We've arrived at Rosanna's in early afternoon with our load of earth oven materials: firebricks and empty wine bottles. (Of course, we have plenty of full wine bottles, too.)

Rosanna pointed out the site for the oven, and we unloaded the supplies nearby, then went off to see what other building materials we could scrounge. We found rocks and chicken wire that we will use to build a foundation, and hope to find the sand we need in a wash not too far from here.

Our friends Jeanie and Ray have a ranch nearby with just the right sort of clay soil to use for the oven itself, the kind that clumps to your feet in twenty pound bricks when you walk through mud (like the Pinal County fairgrounds where we rallied in Casa Grande), so we'll go pick up a truckload of that one day this week. Rosanna's neighbor Marvin made a wooden door to her specifications, so it looks like we are ready to begin work tomorrow.

Right now, Odel is reading the earth oven bible, Build Your Own Earth Oven: A Low-Cost, Wood-Fired Mud Oven so we can calculate the diameter of our foundation and the volume of gravel, sand, and clay we need to scavenge. Hmmmm... six 5-gallon pails of sand, twelve 5-gallon pails of clay... and that is just for the oven. Looks like we are in for a workout!

If you are interested in learning more about this oven-building process, here is a link to an article in Mother Earth News that summarizes the information in the book. They make it seem like ANYONE can do it... we'll see.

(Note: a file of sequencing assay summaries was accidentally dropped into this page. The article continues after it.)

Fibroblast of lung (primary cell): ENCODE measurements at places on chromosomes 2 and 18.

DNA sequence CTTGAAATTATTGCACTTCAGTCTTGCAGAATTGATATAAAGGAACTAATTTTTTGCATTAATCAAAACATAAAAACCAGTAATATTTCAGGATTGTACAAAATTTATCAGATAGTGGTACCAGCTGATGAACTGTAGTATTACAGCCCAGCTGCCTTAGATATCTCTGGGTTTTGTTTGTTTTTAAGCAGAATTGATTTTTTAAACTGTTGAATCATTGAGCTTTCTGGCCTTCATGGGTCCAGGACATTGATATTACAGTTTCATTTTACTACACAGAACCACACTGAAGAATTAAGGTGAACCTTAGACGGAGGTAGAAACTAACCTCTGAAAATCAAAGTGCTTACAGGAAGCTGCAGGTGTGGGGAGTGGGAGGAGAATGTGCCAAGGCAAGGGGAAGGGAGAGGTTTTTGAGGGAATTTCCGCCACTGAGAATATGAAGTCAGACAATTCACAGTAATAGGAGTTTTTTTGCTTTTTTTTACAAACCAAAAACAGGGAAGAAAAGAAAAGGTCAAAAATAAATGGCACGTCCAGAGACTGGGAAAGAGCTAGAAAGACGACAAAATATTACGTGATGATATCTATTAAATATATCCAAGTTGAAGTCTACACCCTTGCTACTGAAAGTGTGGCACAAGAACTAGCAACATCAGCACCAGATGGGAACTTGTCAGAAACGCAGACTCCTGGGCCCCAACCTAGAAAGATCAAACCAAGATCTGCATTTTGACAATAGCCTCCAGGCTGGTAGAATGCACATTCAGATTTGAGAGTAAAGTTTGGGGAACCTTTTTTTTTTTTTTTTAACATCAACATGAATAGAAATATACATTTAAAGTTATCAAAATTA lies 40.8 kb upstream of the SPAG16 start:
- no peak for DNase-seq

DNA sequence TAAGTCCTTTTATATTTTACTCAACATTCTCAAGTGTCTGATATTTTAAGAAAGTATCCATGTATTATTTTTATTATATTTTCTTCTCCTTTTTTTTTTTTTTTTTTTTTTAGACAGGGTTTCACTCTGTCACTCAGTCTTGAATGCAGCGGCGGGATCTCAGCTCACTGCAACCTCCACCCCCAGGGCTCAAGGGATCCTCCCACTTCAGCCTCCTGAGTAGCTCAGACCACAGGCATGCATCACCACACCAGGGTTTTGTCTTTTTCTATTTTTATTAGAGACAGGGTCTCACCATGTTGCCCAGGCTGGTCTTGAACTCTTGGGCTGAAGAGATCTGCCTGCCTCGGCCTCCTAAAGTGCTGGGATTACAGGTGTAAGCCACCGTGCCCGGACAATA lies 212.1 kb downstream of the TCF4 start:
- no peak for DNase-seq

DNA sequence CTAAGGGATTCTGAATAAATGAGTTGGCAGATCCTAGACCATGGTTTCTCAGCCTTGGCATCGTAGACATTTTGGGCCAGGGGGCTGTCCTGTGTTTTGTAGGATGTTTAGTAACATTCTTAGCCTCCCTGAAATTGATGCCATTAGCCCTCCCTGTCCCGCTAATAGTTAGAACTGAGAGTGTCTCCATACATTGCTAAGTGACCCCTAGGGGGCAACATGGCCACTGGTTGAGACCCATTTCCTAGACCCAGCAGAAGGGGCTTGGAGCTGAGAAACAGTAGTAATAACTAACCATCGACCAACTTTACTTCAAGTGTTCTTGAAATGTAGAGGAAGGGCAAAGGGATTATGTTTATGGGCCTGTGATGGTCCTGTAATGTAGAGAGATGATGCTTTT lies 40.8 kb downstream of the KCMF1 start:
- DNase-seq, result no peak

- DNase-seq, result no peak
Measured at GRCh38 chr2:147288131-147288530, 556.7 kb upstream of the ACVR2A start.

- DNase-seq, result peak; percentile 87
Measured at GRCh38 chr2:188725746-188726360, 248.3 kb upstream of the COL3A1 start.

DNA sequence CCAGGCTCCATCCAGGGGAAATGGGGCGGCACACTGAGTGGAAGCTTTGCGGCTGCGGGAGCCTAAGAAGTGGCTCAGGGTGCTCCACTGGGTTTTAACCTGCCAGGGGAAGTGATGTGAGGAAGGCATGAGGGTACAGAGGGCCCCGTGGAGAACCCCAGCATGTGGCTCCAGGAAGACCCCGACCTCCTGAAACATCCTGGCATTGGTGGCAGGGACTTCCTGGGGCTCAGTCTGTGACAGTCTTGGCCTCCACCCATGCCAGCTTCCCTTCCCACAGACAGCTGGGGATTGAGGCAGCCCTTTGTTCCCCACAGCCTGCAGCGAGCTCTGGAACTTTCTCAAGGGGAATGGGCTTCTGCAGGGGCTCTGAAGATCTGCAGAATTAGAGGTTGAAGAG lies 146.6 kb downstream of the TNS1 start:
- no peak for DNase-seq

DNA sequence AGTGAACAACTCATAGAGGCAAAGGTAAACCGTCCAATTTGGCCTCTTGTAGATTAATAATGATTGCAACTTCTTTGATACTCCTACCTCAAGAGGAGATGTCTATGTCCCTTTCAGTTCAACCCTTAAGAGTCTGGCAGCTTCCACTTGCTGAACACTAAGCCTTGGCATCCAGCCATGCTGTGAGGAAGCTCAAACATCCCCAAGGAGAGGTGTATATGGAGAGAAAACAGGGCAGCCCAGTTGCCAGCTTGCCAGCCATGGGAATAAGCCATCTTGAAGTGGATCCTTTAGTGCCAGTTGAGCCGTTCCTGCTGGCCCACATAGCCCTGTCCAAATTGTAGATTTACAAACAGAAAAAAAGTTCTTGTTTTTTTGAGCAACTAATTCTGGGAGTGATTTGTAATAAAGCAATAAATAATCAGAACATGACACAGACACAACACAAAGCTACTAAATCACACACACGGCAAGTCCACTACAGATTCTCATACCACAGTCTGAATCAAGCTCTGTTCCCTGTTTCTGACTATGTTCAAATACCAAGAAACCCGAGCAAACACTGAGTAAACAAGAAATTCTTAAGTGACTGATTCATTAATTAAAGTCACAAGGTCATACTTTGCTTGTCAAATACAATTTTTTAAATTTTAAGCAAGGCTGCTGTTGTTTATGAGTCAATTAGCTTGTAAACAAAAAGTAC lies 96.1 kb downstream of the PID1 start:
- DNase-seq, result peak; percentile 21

Saturday, February 23, 2008


When an RV'er has stayed too long in one place and wants to move on, they've got "hitch-itch", the urge to hitch up and roll. That's me, now.

Tomorrow we hit the road for Rosanna's house in Cochise County. If that location sounds vague, well... do you know where Sunazona is? Sunsites? The Mustang Mall? Pearce? Elfrida??? All the nearest towns have populations under 1,000. The nearest supermarket is an hour away so, in preparation, we've hit all our favorite stores - Costco, Trader Joe's, Wild Oats and Safeway. Scoopy is a rolling gourmet pantry, with goodies tucked into every nook and cranny.

I've spent this lovely, sunny Saturday just as I would have when I was a working person: went to Home Depot, Target and Safeway, than came home to clean. However, I never needed to dust the inside of the oven when I lived in our house; it is scary where you find dust in an RV!